In this slim volume—part memoir, part self-help book—a widow navigates her way through the stages of grief.
Debut author Gould, a psychologist, is accustomed to helping her clients deal with bereavement and loss, but she was blindsided by her own husband’s sudden death in 1999. She turned to journaling to express and relieve her pain and eventually realized that her insights could help serve as a guide for other women coping with loss. The project took 10 years to manifest into eight chapters of memoirs, diary entries, occasional poetry and gently couched lessons—an emotionally charged account of one woman’s journey through personal tragedy. Although readers may sometimes find the author’s account of heartbreak fatiguing, her spiritual and psychological inquiries provide an uplifting balance. She delves into the process of grief, and also into the traps that many women fall into when they marry: dependence on a husband for an identity and happiness, and an ignorance of legal matters. Gould’s perceptive prose reflects her talent for lyricism (“I am furrowed and softened: a place of fertility for seeds to grow, and I am the farmer offering fields for grazing and growth.”). Each chapter ends with a suggestion (“Dear Reader”) that encourages the reader to follow her own path through grief, to create daily outlets for expression and allow a new self to emerge. The author lets readers experience her bright and dark days as she shows how the grieving process can be an emotional roller coaster before one attains a state of grace.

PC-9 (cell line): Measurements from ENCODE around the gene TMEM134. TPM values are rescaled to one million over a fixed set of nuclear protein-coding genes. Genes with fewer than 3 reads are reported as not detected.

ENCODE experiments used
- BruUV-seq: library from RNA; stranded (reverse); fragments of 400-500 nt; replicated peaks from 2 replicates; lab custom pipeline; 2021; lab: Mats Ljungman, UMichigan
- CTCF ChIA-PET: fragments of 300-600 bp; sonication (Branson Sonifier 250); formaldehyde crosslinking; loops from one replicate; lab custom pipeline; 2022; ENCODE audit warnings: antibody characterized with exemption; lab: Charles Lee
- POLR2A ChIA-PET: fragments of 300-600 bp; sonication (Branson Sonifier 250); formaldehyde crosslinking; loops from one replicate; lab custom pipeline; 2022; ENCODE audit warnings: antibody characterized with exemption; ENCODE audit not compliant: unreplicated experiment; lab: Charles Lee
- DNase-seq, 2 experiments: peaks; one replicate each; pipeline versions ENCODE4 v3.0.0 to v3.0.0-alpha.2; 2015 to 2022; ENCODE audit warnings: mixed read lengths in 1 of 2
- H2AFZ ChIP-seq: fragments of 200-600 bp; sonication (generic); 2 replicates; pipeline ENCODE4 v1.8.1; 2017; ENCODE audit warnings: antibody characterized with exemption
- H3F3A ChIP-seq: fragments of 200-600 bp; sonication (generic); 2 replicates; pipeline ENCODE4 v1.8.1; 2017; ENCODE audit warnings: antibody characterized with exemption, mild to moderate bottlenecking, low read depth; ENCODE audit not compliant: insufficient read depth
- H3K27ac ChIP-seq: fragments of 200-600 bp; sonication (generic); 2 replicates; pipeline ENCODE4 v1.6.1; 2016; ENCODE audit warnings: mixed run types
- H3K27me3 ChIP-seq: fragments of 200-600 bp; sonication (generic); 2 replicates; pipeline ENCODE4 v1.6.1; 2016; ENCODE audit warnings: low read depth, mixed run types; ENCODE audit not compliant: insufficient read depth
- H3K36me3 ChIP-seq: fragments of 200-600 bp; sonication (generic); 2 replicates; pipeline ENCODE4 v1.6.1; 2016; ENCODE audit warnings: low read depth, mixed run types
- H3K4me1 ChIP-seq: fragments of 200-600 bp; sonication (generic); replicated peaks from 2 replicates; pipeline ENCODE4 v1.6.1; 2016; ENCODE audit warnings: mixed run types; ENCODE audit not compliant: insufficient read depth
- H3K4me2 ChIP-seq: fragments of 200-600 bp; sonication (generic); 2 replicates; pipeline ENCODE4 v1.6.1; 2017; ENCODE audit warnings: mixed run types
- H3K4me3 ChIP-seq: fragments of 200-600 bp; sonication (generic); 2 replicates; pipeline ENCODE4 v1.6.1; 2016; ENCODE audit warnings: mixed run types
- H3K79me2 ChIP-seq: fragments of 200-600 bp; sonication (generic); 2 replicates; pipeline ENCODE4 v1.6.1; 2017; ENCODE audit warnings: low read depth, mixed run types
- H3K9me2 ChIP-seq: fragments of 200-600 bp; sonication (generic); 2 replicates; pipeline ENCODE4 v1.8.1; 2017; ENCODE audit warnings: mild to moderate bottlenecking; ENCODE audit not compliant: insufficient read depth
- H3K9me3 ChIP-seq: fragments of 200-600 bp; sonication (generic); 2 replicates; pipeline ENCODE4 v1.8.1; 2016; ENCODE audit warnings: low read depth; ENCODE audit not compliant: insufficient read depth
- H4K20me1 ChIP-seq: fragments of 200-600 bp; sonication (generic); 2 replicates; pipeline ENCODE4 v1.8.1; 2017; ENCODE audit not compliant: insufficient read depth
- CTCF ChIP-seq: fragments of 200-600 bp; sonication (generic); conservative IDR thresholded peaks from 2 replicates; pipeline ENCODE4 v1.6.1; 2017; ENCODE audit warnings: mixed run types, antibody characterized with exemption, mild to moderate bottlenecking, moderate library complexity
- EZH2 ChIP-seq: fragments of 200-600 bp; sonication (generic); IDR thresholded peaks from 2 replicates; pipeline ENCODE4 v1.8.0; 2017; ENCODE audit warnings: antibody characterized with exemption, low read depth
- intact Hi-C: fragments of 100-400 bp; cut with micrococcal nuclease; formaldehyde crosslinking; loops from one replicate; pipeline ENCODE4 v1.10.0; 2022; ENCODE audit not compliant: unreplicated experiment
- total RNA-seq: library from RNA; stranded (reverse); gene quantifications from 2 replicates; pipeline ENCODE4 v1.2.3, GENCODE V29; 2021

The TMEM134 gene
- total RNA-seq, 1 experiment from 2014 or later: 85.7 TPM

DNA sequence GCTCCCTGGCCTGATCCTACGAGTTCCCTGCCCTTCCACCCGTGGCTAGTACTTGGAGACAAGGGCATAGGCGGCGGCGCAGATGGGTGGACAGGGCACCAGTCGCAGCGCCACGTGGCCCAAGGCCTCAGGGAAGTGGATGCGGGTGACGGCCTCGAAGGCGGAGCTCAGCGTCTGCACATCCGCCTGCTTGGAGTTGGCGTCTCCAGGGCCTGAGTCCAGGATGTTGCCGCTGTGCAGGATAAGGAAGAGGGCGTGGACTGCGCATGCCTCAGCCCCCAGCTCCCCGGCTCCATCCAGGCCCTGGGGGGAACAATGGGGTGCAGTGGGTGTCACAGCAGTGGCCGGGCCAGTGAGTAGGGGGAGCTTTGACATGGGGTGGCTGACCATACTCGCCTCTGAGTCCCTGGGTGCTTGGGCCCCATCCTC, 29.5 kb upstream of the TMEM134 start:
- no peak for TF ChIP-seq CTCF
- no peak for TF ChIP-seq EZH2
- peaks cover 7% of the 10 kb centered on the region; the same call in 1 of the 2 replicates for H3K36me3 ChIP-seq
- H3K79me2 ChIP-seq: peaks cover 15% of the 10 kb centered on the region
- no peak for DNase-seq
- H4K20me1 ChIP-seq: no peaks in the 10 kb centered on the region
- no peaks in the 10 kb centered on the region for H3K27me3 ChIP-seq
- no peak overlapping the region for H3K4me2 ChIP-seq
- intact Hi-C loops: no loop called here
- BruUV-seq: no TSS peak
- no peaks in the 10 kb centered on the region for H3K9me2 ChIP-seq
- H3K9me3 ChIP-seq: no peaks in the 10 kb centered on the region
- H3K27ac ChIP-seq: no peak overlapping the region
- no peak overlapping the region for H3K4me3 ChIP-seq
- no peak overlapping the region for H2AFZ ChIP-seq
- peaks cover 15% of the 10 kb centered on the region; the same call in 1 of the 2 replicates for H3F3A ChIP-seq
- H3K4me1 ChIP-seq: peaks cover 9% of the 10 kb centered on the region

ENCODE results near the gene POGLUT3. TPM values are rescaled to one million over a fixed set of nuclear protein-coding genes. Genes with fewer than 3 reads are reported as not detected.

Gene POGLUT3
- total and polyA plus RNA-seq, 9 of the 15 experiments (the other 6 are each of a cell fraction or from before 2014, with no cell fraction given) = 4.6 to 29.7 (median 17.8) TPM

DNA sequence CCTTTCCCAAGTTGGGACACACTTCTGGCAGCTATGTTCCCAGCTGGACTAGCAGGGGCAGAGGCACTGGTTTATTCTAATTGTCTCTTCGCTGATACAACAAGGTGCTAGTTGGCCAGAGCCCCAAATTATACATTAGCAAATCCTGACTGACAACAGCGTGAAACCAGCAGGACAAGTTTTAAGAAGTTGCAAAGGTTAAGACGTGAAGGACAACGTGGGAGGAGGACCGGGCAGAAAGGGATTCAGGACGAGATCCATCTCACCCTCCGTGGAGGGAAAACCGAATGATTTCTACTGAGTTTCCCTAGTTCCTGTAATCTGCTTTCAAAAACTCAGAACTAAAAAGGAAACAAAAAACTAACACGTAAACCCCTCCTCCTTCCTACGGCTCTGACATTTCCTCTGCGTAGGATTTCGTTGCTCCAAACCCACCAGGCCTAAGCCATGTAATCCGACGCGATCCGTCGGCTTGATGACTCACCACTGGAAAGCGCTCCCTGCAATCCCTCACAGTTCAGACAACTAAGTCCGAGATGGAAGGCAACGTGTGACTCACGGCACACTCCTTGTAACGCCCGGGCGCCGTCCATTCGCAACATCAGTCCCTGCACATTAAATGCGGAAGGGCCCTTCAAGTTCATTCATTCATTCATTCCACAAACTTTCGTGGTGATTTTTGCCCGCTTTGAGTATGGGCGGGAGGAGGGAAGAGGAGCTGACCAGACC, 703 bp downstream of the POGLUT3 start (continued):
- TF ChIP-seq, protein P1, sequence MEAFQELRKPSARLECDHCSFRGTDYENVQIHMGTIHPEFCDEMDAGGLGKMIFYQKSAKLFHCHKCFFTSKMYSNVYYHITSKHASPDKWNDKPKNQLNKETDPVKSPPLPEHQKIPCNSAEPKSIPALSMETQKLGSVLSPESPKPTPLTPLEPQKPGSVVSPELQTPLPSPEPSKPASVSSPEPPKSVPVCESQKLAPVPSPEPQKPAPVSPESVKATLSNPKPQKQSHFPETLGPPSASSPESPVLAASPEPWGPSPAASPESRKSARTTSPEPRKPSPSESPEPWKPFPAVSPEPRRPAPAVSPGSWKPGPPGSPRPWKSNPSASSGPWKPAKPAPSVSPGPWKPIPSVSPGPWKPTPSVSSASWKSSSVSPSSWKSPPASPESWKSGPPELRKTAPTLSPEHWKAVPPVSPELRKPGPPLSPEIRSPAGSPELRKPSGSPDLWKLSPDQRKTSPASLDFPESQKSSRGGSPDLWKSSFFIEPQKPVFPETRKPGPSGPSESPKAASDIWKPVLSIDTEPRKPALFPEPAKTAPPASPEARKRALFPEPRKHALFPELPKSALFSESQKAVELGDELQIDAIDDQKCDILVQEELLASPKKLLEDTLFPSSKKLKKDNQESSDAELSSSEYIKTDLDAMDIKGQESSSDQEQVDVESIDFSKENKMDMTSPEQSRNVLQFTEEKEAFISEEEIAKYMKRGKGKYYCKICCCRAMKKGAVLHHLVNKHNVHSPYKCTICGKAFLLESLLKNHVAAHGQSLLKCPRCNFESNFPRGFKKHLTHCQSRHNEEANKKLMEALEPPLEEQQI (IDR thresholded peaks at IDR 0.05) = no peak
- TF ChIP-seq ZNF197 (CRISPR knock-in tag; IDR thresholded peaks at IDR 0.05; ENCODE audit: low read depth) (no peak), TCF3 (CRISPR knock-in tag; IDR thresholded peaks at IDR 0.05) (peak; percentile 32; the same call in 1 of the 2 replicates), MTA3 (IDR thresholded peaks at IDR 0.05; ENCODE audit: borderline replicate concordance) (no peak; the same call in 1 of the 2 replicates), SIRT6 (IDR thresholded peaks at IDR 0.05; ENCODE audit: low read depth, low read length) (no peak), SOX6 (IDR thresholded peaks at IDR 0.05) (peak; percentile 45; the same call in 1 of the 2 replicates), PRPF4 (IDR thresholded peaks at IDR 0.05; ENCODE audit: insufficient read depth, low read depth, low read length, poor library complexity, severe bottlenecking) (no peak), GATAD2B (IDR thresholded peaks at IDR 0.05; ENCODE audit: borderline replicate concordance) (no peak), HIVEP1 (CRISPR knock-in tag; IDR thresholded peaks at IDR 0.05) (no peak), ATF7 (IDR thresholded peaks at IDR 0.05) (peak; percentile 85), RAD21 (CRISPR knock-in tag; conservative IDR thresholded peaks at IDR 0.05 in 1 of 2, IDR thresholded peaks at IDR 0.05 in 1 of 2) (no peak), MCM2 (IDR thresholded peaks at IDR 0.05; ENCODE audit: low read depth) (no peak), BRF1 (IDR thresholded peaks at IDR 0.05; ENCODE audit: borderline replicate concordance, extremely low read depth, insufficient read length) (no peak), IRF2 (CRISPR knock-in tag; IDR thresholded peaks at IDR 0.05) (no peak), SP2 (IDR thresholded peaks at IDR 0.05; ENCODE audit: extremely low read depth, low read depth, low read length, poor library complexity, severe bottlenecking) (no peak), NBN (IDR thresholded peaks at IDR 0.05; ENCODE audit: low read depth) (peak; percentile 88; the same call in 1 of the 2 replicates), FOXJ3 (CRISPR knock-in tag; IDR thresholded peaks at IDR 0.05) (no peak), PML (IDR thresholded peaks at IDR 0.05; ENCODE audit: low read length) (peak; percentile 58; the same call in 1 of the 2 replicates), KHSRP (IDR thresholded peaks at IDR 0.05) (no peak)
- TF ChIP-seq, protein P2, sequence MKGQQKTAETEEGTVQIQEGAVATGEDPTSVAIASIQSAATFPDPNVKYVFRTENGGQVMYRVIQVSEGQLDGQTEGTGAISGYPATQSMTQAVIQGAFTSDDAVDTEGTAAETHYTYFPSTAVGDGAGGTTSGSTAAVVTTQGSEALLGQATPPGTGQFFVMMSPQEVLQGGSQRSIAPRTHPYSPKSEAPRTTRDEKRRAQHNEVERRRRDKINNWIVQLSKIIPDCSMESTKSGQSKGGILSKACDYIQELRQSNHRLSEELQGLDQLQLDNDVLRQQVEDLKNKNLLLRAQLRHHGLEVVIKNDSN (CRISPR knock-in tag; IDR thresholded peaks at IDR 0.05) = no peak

A study of grief and empowerment sure to be useful to widows seeking an empathetic guide.